May 8, 2009

Jeffrey Rosen defends his attack on Sonia Sotomayor.

As you may recall, on Monday, Rosen quoted unnamed former clerks to make what the headline called "The Case Against Sotomayor." The "case" seemed to be mainly that she wasn't smart enough. Rosen got slammed. Finally, today, he responds:
I've just returned from London to find that my piece on Sonia Sotomayor has provoked an energetic response in the blogosphere.
Everyone knows there's no way you can check the internet in London, and anyway, why would you even think to look when, after all, you only just threw a huge stinkbomb?
Many people have mischaracterized my argument, and I can understand why. The headline--"The Case Against Sotomayor"--promised something much stronger than I intended to deliver...
Blame the headline writers. Yes, they do have a tendency to state bluntly the things you swathed in verbiage.
Readers have asked for more information about my sources....
Rosen assures us his sources are trustworthy and must remain anonymous.
I was satisfied that my sources's concerns were widely shared when I read Sotomayor's entry in the Almanac of the Federal Judiciary, which includes the rating of judges based on the collective opinions of the lawyers who work with them....
Yeah, the evaluations are bad — not on the point that she's not smart enough, but that she lacks "judicial temperament."
Some readers have also questioned my confession at the end of the piece that I hadn't read enough of her opinions to make a fully confident judgment.
Now, he's read some more opinions. He stands by his original opinion, which, he notes, accords with that Almanac of the Federal Judiciary.

Rosen concludes:
[I wanted] to encourage the White House to weigh considerations of temperament against the many other factors they'll be considering.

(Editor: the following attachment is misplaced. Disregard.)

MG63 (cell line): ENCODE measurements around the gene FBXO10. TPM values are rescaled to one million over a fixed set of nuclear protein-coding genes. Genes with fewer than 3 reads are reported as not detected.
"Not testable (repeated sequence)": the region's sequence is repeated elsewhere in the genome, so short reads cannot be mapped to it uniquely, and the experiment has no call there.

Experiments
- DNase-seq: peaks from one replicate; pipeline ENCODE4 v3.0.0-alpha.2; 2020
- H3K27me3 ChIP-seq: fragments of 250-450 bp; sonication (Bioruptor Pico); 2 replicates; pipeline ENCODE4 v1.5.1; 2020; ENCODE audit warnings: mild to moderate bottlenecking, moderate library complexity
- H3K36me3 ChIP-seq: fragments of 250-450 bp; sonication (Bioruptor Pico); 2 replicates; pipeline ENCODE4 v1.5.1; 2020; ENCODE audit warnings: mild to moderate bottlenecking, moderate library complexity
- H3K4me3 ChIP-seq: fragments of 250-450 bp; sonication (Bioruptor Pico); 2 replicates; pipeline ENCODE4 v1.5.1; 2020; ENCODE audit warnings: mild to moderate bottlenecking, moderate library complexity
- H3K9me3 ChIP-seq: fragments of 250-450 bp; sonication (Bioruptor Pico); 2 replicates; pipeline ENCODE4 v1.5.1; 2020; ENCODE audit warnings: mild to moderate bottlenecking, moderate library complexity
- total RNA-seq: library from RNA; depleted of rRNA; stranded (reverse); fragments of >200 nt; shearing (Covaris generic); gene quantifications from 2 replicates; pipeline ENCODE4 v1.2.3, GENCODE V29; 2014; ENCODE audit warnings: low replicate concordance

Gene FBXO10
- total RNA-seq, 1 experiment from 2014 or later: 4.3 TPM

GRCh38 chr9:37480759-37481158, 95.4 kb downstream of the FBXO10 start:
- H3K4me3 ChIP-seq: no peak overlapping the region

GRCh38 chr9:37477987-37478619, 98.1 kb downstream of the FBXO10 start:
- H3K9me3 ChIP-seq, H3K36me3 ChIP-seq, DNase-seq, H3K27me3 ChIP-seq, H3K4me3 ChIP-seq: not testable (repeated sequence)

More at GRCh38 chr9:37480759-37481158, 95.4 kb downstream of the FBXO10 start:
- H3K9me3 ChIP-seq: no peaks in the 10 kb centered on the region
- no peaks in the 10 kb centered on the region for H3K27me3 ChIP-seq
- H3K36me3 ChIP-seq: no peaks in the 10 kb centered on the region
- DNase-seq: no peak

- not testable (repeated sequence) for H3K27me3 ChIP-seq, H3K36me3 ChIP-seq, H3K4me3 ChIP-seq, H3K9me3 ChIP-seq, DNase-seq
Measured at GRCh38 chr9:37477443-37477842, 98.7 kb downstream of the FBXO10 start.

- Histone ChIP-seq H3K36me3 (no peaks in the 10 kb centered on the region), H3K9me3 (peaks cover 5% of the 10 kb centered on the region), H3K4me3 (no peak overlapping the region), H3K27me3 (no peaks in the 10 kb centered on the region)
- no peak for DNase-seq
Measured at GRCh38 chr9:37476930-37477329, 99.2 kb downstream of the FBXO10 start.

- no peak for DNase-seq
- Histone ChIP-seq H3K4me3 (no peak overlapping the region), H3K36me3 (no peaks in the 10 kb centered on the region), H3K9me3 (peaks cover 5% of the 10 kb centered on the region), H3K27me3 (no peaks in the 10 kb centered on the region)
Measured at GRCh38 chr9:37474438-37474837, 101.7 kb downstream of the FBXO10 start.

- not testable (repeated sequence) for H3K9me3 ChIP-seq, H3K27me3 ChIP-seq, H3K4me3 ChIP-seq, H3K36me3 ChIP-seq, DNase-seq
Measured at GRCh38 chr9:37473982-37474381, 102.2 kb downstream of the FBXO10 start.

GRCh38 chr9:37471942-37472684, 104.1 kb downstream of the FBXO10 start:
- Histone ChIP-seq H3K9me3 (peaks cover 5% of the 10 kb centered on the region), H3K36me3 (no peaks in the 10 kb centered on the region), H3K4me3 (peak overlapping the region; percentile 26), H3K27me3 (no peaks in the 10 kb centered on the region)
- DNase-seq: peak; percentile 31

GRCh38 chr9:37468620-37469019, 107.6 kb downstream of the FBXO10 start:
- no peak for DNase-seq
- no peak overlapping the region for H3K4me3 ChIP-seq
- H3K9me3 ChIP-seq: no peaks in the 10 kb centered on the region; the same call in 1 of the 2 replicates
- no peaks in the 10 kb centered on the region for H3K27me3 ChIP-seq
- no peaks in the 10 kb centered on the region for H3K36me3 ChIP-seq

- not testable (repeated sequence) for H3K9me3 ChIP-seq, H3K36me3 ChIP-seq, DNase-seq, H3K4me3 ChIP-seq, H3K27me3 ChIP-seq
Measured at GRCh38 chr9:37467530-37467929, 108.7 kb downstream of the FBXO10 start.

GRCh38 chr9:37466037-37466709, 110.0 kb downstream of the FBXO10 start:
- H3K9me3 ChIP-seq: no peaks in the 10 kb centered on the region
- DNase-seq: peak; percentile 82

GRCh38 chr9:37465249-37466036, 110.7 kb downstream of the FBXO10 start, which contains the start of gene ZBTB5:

Ah, he's shifted to the temperament argument. He really didn't defend the "not smart enough" position.
For the next Supreme Court seat, the president needs to be sure that the nominee's temperament and abilities are not merely impressive but absolutely stellar. She--and the next justice should indeed be a she--must be ready to challenge the conservatives and persuade her fellow liberals from the very beginning.
Must be a woman. (I agree.) Must be a woman who can interact well with the Justices already on the Court. Fine... boilerplate. But read as a whole, this new Rosen piece — put bluntly, in the manner of a headline writer — is saying that Sonia Sotomayor would be a terrible choice for the Supreme Court.

57 comments:

MadisonMan said...

I had read enough of her opinions to find them good but not great--like much of the competent but not especially distinctive writing that characterizes most federal appellate opinions.

...says the man who has to come back and clarify what he meant.

rhhardin said...

Must be a woman. (I agree.)

Men go along mostly to avoid the nagging.

rhhardin said...

Has anybody asked themselves why men haven been content to be disparaged in every way for decades now?

They want peace, and they want to get laid.

There's a silent agreement about it.

What you hear is the silence.

halojones-fan said...

Why is it that everyone always acts like the Internet isn't a meaningful method of communication? It's like we're all just supposed to say "forget it, Jake, it's the Internet" and pretend like nothing anyone says here matters at all.

Paul Zrimsek said...

Must be a woman. (I agree.)

Please tell me you're using "must" in the strategic rather than the moral sense.

Jason (the commenter) said...

Blame the headline writers. Yes, they do have a tendency to state bluntly the things you swathed in verbiage.

But if that were true they would have given the new piece a better title than "More Sotomayor". How about "I lied", "You Caught Me", or "Who Reads This Stuff Anyway?".

Joe said...

Must be a woman.

What part of the constitution was that again?

Henry said...

It seems to me that Rosen's mistake in the original article was to act as a reporter. He talked to sources and reported what they said.

Much of the criticism of Rosen seems to be in the vein of "you terrible man, how dare you report things."

Apparently Rosen is expected to analyze, not report.